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Why The Elder Scrolls Online will succeed

by William Schwartz


There’s a something of a firestorm enveloping The Elder Scrolls Online. Two things in particular seem to get under the skin of vocal gamers all over the internet: the $15 per month subscription fee and the infamous Imperial Edition of the game. Some people are under the impression that the Imperial Edition is unfair, both for the price and the fact that it endows players with a few pretty cool perks that are mostly cosmetic. Yes, yes, a whole entire race is locked out unless you buy the special version of the game, but that’s hardly game-breaking.

Let’s talk about the subscription fee. Years ago, this wouldn’t have been an issue at all, but given the proliferation of free-to-play titles like League of Legends and Guild Wars 2, it’s a big deal now. Is it, really, though? League of Legends has one map to play on and it’s been out for a very long time. Riot releases one new hero per month at around $10 or $15 and charges about the same for an alternate skin. Nothing of substance if you take a moment to think about it. All cosmetic.

Let’s put it in perspective, shall we? Your weekend pizza costs more than one month of ESO, sometimes more. A 12-pack of your favorite beer probably costs more as well. A night out at the movies is definitely more. So, it’s really all about priorities. And let’s not forget you get a month of free playtime once you purchase the game.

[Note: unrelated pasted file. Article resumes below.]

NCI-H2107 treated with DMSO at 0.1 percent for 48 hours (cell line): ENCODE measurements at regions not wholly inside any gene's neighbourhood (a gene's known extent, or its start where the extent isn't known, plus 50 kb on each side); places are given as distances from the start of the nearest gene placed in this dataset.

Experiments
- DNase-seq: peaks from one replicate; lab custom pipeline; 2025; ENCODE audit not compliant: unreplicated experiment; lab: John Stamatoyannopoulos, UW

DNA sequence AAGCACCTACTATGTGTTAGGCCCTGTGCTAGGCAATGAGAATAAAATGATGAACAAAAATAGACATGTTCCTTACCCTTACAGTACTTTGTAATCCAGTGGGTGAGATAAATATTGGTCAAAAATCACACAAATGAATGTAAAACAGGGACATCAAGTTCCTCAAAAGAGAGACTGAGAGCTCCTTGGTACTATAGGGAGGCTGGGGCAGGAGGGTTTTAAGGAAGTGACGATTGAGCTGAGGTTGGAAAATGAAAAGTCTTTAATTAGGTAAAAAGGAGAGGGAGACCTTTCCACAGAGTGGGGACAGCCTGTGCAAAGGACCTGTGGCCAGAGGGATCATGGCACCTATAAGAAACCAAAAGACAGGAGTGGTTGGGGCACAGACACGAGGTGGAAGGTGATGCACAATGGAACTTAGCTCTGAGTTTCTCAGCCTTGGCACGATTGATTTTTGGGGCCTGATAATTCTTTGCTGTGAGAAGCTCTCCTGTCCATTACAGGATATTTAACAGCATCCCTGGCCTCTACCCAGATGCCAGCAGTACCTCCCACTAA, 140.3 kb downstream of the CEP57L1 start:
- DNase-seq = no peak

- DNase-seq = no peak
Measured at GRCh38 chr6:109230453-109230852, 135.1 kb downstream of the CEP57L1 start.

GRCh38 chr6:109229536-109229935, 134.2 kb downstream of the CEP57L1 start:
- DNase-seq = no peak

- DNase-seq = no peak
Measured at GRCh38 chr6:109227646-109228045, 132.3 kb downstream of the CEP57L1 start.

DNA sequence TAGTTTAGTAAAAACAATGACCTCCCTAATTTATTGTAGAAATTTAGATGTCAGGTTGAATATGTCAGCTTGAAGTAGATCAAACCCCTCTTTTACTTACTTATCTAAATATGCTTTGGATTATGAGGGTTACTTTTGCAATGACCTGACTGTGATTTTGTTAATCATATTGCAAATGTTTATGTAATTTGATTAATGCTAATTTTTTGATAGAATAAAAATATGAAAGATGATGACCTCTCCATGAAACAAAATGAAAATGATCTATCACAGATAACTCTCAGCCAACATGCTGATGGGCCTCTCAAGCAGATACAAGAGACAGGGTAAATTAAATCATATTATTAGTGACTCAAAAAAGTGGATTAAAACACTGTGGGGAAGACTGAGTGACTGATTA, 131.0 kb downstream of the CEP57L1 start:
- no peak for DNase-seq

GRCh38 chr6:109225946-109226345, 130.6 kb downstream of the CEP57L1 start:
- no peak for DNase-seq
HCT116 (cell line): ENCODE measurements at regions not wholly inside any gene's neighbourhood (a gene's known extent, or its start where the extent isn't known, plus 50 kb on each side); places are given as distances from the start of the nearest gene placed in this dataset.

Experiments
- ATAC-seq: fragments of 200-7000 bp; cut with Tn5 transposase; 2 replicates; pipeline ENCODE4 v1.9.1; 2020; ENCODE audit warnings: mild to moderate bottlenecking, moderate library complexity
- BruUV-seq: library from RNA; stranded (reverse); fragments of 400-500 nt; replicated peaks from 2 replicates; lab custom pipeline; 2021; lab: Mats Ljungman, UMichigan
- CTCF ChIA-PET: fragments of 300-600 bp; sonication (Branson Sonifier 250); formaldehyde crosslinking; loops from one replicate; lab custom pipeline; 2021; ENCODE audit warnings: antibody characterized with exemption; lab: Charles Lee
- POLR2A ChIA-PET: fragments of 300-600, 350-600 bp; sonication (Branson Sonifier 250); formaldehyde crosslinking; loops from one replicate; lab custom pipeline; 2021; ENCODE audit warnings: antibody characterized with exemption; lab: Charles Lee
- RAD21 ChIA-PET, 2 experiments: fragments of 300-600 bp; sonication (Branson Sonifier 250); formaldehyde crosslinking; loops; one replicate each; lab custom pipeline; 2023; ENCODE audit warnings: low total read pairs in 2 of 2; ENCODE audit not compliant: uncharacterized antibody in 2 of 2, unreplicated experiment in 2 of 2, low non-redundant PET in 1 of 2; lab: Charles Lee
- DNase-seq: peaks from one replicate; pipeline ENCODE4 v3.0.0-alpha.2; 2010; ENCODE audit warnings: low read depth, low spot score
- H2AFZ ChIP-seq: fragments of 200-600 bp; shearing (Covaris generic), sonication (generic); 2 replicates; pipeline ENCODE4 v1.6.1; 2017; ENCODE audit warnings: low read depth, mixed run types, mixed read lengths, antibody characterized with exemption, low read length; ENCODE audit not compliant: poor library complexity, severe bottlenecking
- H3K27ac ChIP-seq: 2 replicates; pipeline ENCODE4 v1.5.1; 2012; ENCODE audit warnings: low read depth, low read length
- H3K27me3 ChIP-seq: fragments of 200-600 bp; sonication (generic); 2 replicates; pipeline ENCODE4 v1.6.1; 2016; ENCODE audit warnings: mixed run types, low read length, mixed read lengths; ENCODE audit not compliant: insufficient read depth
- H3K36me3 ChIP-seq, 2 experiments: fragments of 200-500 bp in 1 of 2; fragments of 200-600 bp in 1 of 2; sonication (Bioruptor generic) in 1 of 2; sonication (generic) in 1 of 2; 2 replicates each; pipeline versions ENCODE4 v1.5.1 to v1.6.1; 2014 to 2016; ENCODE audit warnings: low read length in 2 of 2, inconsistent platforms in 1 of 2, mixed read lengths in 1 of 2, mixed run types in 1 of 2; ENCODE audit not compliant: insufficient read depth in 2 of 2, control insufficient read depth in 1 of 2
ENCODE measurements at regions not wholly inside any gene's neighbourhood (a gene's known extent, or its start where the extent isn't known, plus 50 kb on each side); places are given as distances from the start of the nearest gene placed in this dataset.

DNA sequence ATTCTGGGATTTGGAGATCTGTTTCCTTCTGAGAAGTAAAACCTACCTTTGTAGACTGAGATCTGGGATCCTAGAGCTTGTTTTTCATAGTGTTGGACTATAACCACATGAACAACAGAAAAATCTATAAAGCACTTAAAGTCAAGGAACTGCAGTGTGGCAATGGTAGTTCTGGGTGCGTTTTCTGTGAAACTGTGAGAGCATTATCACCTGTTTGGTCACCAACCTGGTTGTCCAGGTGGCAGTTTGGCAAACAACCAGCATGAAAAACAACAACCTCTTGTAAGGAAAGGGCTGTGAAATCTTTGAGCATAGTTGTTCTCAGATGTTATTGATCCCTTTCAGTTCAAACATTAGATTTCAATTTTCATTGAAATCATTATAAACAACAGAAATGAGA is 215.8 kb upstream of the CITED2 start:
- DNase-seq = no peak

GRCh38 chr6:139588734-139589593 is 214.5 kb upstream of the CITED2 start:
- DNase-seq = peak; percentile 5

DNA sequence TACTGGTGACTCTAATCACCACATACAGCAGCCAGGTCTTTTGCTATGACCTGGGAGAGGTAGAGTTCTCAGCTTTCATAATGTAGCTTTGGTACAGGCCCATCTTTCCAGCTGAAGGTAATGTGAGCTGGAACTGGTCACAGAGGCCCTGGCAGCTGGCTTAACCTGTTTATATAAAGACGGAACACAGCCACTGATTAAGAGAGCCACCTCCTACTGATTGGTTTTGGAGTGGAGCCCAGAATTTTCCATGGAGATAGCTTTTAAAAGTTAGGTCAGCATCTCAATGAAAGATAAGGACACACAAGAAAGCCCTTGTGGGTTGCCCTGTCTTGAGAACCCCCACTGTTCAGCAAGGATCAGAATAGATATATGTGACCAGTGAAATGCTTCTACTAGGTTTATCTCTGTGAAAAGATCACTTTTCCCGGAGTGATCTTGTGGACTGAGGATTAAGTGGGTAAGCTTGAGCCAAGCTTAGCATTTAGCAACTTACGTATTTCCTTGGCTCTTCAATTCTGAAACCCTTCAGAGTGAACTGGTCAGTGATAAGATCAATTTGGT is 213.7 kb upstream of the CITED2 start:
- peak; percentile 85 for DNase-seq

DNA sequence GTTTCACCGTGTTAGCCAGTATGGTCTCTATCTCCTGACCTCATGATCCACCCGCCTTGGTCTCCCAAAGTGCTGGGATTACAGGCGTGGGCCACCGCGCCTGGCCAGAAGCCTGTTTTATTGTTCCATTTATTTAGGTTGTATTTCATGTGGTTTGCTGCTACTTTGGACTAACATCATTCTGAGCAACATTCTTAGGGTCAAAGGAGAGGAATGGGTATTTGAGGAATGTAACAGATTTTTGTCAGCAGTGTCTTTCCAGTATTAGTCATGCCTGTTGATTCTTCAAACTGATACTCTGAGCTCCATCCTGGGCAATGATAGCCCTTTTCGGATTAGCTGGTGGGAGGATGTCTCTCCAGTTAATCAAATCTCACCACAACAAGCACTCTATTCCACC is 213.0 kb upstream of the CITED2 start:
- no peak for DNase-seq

And here’s the thing: your $15 support each month ensures that you’ll be able to enjoy a rich fantasy universe that continues to expand and surprise. Quality does not get lost in the slums of the updated cash shops you see in games like LoL, Neverwinter and Guild Wars 2. Yes, those games are technically free to play, but you can spend your hard-earned money in other ways like character skins, experience boosts and various in-game utilities like mounts, extra bank slots and more rune pages.

Ultima Online and EverQuest shaped the MMO genre into what it is today. World of Warcraft owes much to those two games and all three were sub-based games, and still are. EQ and WoW did an amazing job, love it or hate it, of keeping their respective player bases on their toes with tons of new, robust content packs throughout the years. How many expansions does GW2 have? How many does LoL have? Or how about Star Wars The Old Republic? It was forced to go free to play because of its profound lack of end-game content.

With a paltry $15 per month, ESO will be successful for many years to come, because, quite simply, your money equates to long-term quality. The Elder Scrolls has been around for decades and boasts some of the richest lore in the business. The number of people that enjoy The Elder Scrolls titles are a fierce bunch and thus we witness the fiery discussions that have plagued the pre-release of the game. If it has enough substance after the level cap, that’s all it needs. And with the Dark Age of Camelot-like PVP to chew into at all levels, it looks mighty promising on that front. That’s to say nothing of the high-end dungeons, raids and random events bound to be thrown the players way.

The subscription fee seems to be the right idea for a franchise like The Elder Scrolls. Anything less would be, well… less.

- This article was updated on:March 8th, 2018

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